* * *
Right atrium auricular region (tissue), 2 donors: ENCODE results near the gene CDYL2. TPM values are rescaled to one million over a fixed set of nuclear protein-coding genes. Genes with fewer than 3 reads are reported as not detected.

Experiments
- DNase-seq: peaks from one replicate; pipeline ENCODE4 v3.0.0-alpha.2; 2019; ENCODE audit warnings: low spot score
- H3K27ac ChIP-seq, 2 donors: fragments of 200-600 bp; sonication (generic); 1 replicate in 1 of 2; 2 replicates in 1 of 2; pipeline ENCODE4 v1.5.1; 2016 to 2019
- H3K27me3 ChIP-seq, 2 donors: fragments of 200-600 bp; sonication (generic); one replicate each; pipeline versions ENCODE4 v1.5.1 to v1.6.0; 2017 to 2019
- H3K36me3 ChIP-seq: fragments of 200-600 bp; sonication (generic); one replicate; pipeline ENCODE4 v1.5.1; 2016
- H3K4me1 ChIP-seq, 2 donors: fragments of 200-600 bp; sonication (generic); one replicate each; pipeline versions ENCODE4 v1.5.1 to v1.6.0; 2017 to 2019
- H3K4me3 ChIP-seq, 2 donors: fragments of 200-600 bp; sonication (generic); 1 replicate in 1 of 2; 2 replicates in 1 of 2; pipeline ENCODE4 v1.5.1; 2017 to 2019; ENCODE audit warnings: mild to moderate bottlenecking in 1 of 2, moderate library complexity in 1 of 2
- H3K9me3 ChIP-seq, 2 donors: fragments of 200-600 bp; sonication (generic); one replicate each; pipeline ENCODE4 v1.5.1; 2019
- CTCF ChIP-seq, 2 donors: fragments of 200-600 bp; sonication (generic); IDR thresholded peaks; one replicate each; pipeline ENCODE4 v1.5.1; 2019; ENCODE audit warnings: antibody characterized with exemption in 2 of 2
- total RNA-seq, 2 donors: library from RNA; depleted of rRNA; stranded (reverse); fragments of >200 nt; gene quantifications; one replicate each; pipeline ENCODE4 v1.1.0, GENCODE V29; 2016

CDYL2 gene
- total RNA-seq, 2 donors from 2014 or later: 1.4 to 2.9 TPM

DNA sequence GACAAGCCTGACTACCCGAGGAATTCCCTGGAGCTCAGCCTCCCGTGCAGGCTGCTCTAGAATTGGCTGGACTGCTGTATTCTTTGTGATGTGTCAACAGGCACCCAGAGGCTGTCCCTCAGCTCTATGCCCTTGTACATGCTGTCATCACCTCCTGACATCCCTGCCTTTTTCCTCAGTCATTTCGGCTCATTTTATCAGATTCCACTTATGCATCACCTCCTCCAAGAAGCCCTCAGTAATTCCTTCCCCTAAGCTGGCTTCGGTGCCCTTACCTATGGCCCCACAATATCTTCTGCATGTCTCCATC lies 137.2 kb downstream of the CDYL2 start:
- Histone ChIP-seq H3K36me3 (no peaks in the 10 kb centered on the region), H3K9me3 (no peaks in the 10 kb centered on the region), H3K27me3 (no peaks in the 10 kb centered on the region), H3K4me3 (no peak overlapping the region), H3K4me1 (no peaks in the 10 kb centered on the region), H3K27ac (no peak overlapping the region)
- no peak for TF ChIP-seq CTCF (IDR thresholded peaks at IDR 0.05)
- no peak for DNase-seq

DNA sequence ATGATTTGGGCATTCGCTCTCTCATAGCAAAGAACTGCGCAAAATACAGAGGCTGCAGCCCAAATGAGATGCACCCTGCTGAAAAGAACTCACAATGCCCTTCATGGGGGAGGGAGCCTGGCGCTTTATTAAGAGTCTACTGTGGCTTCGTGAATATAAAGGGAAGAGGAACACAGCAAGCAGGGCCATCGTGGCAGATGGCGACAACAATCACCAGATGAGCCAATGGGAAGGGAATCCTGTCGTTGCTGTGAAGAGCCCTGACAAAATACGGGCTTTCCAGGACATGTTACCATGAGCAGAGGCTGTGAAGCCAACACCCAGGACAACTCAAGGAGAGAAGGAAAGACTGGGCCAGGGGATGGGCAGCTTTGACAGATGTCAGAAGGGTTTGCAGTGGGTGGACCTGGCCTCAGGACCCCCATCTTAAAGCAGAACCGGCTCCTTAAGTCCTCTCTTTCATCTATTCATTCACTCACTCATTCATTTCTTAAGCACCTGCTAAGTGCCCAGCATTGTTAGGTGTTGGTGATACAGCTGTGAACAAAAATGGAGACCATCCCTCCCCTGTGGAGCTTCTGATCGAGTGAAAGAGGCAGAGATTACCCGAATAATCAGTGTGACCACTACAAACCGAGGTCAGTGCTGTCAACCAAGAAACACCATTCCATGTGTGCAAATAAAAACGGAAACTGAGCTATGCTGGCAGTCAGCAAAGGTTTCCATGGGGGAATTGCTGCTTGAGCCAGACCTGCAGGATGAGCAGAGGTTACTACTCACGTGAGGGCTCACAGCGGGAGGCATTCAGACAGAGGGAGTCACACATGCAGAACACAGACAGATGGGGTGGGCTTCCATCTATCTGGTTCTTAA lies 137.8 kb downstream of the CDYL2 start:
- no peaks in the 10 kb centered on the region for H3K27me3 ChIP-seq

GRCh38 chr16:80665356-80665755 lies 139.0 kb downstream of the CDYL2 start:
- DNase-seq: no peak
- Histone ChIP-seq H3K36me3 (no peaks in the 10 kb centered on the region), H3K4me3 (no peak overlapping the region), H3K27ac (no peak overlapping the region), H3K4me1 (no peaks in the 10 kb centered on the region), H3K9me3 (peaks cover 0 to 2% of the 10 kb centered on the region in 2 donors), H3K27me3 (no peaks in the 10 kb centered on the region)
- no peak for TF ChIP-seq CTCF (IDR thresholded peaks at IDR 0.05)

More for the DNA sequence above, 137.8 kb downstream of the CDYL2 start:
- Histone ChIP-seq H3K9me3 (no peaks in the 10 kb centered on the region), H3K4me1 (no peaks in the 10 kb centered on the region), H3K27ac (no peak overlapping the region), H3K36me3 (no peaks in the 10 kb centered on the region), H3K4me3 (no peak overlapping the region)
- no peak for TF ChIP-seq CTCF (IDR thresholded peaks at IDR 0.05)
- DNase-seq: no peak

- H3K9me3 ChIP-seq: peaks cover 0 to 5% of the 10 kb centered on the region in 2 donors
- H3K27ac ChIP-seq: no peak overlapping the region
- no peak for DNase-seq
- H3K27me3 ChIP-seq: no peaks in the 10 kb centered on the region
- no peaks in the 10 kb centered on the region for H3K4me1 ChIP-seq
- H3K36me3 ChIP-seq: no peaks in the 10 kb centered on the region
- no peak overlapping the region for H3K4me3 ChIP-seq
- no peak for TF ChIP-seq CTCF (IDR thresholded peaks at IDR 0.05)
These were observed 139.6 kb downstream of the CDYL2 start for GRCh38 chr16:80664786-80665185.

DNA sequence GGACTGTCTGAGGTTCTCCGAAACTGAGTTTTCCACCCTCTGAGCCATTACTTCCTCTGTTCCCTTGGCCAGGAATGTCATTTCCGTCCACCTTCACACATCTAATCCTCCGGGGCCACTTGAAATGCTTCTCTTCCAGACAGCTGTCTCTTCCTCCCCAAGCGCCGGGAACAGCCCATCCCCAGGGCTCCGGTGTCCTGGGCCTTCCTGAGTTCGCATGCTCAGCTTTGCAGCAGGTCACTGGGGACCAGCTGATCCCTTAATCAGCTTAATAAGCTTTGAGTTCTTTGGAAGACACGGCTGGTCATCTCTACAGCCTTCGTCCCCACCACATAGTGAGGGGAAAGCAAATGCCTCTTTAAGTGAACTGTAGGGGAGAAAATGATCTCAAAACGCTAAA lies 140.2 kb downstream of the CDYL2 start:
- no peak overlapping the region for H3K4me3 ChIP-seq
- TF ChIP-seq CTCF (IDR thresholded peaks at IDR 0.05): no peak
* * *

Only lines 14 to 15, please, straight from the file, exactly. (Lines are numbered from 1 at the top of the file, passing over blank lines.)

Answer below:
DNA sequence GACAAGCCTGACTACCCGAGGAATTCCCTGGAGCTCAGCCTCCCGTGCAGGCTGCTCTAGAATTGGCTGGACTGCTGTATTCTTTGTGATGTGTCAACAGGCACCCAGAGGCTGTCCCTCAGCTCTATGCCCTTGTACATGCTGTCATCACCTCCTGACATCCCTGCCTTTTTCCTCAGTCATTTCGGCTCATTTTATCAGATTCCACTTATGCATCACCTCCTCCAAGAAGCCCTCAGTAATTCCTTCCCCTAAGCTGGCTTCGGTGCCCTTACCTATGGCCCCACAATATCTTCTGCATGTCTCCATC lies 137.2 kb downstream of the CDYL2 start:
- Histone ChIP-seq H3K36me3 (no peaks in the 10 kb centered on the region), H3K9me3 (no peaks in the 10 kb centered on the region), H3K27me3 (no peaks in the 10 kb centered on the region), H3K4me3 (no peak overlapping the region), H3K4me1 (no peaks in the 10 kb centered on the region), H3K27ac (no peak overlapping the region)